The best books on nature by naturalists

The Books I Picked & Why

A Sand County Almanac: And Sketches Here and There

By Aldo Leopold

A Sand County Almanac: And Sketches Here and There

Why this book?

Every modern student of wildlife and wild places has either been assigned this book, or felt obliged to pick it up from the sheer volume of references harking back to it. Written in the 1940s, A Sand County Almanac is a slim but weighty book of essays by the wildlife professor Aldo Leopold, whose prophet’s eye and poetic prose so eloquently celebrate the wild while damning our abuse of it. Or in the words of Leopold himself, who always said it best, “There are some who can live without wild things, and some who cannot. These essays are the delights and dilemmas of one who cannot.”


When you buy a book we may earn a small commission.

Under the Sea-Wind

By Rachel Carson

Under the Sea-Wind

Why this book?

Rachel Carson will forever be known for Silent Spring, her courageous, farsighted warning of our pesticidal poisoning of the world. But it was her three ocean-oriented books preceding Silent Spring that best showcase her artistic melding of meticulous research with her wide-eyed sense of wonder. And none more so than Under The Sea Wind, her first and most intimate work, tracing the seasonal travails of fish and shorebirds—living, heroic creatures we come to know by name—through their inspiring, interlocking circles of life.


When you buy a book we may earn a small commission.

The Outermost House: A Year of Life on the Great Beach of Cape Cod

By Henry Beston

The Outermost House: A Year of Life on the Great Beach of Cape Cod

Why this book?

In 1925, Henry Beston had a 20 x 16 beach cottage built for him on a Cape Cod dune overlooking the Atlantic. He went there for what was to be a two-week stay and left some two years later, with his chronicle condensed into “a year of life on the great beach of Cape Cod”—what Rachel Carson said was the only book that influenced her writing. His poetic ruminations on wheeling shorebirds and schooling fish, on sea and sky, surf and sand and roaring storm, of nights walking barefoot on the beach, leave you smelling the salt spray and breathing to the rolling rhythm of the waves.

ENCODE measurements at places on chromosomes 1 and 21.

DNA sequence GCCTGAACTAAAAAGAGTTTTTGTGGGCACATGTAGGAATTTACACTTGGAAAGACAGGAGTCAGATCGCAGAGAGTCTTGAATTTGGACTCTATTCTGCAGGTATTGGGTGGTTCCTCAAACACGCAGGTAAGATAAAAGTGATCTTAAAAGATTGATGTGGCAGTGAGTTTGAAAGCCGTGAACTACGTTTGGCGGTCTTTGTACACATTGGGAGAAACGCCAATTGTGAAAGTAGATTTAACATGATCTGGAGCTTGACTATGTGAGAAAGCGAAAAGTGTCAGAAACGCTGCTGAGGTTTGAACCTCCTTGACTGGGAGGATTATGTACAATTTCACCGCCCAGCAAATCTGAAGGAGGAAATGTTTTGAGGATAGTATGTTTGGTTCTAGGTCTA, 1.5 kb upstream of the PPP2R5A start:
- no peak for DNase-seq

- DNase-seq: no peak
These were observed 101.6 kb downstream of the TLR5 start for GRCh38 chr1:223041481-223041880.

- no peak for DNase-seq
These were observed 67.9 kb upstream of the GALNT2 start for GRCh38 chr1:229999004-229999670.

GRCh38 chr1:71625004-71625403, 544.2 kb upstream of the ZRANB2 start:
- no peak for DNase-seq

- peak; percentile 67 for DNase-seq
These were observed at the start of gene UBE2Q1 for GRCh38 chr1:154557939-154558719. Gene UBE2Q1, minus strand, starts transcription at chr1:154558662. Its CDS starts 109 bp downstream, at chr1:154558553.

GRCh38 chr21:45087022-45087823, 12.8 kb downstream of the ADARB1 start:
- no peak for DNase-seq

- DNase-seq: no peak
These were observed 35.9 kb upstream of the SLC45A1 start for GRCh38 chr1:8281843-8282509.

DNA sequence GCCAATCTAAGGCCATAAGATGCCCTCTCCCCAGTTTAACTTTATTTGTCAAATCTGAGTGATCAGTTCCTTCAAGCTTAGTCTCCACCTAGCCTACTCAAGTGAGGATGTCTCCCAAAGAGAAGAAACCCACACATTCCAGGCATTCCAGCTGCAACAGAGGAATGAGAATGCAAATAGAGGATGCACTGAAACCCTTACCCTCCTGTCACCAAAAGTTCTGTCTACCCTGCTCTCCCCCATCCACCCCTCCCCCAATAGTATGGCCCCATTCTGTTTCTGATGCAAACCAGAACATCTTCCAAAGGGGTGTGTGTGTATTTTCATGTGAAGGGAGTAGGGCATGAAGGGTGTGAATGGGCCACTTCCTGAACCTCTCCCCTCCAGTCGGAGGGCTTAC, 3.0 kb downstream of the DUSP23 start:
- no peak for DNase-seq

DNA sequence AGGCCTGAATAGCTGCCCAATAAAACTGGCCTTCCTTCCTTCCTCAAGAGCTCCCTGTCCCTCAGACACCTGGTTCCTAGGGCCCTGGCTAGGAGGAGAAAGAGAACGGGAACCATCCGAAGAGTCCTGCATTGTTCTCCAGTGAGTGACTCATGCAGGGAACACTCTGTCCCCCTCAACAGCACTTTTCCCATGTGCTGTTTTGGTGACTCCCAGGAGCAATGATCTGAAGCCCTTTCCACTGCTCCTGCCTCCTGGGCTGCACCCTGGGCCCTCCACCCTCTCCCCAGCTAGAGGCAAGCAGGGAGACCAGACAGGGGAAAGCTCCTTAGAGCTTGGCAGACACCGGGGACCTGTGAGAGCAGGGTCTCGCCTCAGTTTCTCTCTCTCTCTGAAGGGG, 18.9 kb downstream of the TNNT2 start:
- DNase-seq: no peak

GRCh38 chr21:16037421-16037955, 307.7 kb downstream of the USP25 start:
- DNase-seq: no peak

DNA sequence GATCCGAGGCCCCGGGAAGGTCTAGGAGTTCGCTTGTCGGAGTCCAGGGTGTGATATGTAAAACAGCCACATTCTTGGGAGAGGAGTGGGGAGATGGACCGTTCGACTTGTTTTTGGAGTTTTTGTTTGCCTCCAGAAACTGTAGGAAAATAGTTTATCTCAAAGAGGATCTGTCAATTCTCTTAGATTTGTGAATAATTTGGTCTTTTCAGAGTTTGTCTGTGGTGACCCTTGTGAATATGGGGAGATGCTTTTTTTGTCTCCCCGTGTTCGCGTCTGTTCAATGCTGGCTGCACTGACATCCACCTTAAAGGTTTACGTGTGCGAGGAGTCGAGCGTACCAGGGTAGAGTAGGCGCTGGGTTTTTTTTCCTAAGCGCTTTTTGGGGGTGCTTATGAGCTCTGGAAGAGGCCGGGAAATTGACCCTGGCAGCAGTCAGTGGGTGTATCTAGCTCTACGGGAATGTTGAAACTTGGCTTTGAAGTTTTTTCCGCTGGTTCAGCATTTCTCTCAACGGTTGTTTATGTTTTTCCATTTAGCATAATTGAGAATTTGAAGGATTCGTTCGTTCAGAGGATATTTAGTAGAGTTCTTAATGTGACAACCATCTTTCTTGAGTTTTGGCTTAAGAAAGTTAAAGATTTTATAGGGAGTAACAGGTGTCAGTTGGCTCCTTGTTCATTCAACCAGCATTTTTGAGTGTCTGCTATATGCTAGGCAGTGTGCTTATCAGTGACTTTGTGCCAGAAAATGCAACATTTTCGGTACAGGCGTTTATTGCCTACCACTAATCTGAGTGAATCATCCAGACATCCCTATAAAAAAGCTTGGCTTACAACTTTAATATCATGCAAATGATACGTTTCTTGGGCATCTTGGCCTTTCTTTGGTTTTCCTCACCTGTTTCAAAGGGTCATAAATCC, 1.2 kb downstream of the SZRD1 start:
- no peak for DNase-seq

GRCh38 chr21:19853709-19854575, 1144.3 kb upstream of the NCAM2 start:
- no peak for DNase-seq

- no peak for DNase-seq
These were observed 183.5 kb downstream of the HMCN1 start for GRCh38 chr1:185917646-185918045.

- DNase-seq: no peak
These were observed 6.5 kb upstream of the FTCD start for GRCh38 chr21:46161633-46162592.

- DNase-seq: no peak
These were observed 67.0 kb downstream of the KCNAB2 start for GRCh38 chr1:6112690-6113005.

When you buy a book we may earn a small commission.

Desert Solitaire

By Edward Abbey

Desert Solitaire

Why this book?

Like Henry Beston, Edward Abbey brought fresh, penetrating eyes to an epic, seductive landscape that inspired him to his greatest art. In Desert Solitaire, Abbey weaves his two years as an itinerant park ranger in Arches National Monument in southeast Utah, and his various forays into the surrounding canyon country, into one year’s tale of revelation. Abbey’s rebellious, anti-establishment musings and biting commentary are what have made him an icon of the environmental movement. But it is his talent for so palpably conveying this magical land of naked rock and cathedral canyon and brilliant sky that keeps us fellow desert rats forever returning for yet another season in the wilderness with him.


When you buy a book we may earn a small commission.

The Voyage of the Beagle

By Charles Darwin

The Voyage of the Beagle

Why this book?

In December of 1831, a 22-year-old Charles Darwin set sail aboard HMS Beagle out of Plymouth, England, on a five-year voyage around the world. Upon returning, he published his notes—hence this book—and after 19 years of ruminating on his observations he birthed his earth-shaking masterpiece, On The Origin of Species. It is that fact—knowing the end of the story before even Darwin—that makes this book more than just another chronicle of a momentous expedition. It is a privileged peek at a nascent genius on his journey toward rewriting the very history of natural history.


When you buy a book we may earn a small commission.

Closely Related Book Lists

Distantly Related Book Lists

Random Book Lists